Naomi had lost everything. She had nothing left to lose, nowhere left to go but home, no one on whom to lean, on whom she had a claim. So she gave it all up, sent her daughters-in-law away, tore up her name, retraced her steps to the place she had left when it first ran out, a place of emptiness. She had lost everything. She gave up her name because she had lost even herself.
The widow had one meal left, but what she had run out of was hope, a future. She might as well share, since all she had to share was the last few grains of sand in her hourglass.
The other one had not lost quite everything. She had lost almost as much as Naomi, she had barely more between her and the end of time than the other. Yet she did not lose it. She gave it away.
She knew the stories of her sisters, her foremothers. She knew that Naomi was not left alone, without her name, without her family. She was beloved, and out of that love grew a whole new family, one that would, through the generations, come home to roost today.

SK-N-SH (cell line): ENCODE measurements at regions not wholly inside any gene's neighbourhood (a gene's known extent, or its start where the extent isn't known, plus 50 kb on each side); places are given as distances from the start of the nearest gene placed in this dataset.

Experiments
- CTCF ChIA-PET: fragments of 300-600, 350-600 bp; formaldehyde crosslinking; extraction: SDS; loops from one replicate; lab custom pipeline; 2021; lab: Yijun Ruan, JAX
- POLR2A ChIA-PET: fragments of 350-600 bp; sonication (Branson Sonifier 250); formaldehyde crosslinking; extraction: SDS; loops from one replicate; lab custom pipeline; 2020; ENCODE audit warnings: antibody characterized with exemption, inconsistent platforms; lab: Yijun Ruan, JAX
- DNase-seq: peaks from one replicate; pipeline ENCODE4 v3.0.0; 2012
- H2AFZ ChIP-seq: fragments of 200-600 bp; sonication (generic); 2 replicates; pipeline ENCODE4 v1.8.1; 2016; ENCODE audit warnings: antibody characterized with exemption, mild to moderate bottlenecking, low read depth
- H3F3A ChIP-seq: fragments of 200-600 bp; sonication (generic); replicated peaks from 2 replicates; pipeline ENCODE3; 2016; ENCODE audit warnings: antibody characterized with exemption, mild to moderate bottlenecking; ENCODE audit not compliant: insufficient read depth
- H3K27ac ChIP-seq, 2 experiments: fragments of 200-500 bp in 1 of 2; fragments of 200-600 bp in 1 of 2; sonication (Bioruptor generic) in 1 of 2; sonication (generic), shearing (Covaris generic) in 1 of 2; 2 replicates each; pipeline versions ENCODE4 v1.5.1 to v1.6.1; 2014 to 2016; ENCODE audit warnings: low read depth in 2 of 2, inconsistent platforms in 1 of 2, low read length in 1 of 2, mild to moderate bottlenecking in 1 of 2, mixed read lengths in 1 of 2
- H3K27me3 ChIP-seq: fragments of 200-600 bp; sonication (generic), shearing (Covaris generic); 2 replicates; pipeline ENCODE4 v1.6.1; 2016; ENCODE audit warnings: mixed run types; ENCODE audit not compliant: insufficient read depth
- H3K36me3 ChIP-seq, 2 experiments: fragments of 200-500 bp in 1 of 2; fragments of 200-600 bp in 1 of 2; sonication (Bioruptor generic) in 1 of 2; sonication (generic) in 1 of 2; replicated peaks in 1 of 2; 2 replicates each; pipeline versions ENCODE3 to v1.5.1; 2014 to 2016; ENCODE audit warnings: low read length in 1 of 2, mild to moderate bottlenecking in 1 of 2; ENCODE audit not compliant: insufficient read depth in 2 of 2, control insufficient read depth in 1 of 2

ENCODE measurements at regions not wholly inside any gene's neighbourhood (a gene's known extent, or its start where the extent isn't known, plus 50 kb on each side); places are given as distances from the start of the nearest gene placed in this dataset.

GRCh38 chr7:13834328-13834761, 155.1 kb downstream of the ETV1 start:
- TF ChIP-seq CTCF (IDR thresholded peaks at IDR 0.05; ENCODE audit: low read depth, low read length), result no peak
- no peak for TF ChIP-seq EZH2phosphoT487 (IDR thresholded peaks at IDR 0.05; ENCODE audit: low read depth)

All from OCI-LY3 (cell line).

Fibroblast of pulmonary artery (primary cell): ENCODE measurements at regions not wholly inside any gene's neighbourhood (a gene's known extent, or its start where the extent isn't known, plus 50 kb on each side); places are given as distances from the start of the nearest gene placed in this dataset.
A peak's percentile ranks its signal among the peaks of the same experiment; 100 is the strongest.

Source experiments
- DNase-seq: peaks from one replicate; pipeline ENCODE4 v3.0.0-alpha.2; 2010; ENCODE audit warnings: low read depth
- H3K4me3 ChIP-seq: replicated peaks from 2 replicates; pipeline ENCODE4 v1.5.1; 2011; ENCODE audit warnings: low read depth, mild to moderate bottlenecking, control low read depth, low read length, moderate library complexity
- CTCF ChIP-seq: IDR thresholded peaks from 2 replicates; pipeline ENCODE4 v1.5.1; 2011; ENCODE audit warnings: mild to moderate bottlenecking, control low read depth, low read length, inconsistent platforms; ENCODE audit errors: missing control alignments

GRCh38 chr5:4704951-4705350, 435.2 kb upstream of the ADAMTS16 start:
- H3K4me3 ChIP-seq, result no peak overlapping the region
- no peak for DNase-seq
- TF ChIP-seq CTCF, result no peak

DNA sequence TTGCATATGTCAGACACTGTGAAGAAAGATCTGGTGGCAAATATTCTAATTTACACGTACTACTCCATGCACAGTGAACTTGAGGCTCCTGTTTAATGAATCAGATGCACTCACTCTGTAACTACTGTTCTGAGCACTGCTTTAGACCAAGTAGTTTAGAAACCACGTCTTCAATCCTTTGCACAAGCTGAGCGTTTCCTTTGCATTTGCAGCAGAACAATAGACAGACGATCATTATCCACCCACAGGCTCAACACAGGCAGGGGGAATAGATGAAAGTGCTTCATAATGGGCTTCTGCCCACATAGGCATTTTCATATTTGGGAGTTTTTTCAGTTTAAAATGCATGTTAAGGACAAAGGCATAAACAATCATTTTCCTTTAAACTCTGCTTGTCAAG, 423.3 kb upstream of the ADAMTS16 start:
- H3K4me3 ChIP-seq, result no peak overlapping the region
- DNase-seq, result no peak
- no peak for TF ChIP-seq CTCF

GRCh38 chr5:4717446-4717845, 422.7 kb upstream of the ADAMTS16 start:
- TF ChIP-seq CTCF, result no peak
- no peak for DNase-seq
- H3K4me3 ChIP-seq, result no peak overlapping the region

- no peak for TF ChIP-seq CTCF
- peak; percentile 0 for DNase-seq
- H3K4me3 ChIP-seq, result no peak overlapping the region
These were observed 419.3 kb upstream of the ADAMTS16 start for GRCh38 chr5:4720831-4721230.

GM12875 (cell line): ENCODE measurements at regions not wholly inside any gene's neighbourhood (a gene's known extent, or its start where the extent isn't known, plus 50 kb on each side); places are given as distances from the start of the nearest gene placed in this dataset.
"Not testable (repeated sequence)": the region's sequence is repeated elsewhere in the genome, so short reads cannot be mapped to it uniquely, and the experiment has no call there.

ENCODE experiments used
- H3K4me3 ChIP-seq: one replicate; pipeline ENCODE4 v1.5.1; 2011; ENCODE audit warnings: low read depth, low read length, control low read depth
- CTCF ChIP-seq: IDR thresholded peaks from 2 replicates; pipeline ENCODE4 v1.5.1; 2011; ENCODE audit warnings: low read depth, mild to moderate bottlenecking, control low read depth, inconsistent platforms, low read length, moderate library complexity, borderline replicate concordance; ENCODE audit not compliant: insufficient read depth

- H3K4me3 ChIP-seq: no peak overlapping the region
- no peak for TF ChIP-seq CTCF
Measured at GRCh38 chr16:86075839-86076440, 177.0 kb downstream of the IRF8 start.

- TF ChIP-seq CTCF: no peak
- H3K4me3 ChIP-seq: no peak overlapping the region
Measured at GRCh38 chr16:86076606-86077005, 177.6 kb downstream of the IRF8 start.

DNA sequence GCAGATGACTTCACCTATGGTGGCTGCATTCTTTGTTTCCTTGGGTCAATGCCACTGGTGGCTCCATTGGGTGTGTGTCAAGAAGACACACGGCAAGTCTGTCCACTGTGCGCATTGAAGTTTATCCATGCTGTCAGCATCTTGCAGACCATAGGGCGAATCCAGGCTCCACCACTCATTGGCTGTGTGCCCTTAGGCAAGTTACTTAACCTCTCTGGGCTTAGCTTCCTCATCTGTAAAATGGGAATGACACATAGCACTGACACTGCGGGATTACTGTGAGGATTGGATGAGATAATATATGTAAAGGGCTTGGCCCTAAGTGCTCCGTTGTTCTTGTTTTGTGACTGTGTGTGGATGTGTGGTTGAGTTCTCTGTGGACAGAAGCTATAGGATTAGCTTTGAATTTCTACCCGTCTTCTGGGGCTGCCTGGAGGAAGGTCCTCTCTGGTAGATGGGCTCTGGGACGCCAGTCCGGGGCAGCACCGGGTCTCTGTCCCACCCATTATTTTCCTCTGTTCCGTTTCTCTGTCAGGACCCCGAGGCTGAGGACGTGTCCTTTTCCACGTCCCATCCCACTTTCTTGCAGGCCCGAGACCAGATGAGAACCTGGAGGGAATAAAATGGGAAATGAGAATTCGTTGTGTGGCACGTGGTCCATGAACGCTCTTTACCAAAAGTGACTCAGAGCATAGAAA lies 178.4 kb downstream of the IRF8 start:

She knew that the other one was not abandoned to die. The prophet prophesied that life would go on, and it did. God provided.
She had faith that she would not fail for want of two small coins; that God had counted not only the coins but the hairs on her head, the scars in her heart, the tears she had shed. She had such trust in such a God that she would give all that she had to worship that One.
I have never lost everything; and even when all seemed lost, that, for me, was just melodramatics.
I have never given everything, either. I always keep enough back to ensure that all will not be lost.
I do not envy these women. I would not trade places with any of them. But there is a part of my heart that wonders what it would be like to learn that lesson in leaning on a loving God, of living with true trust, firm faith, open hands, genuine generosity, abandoned worship.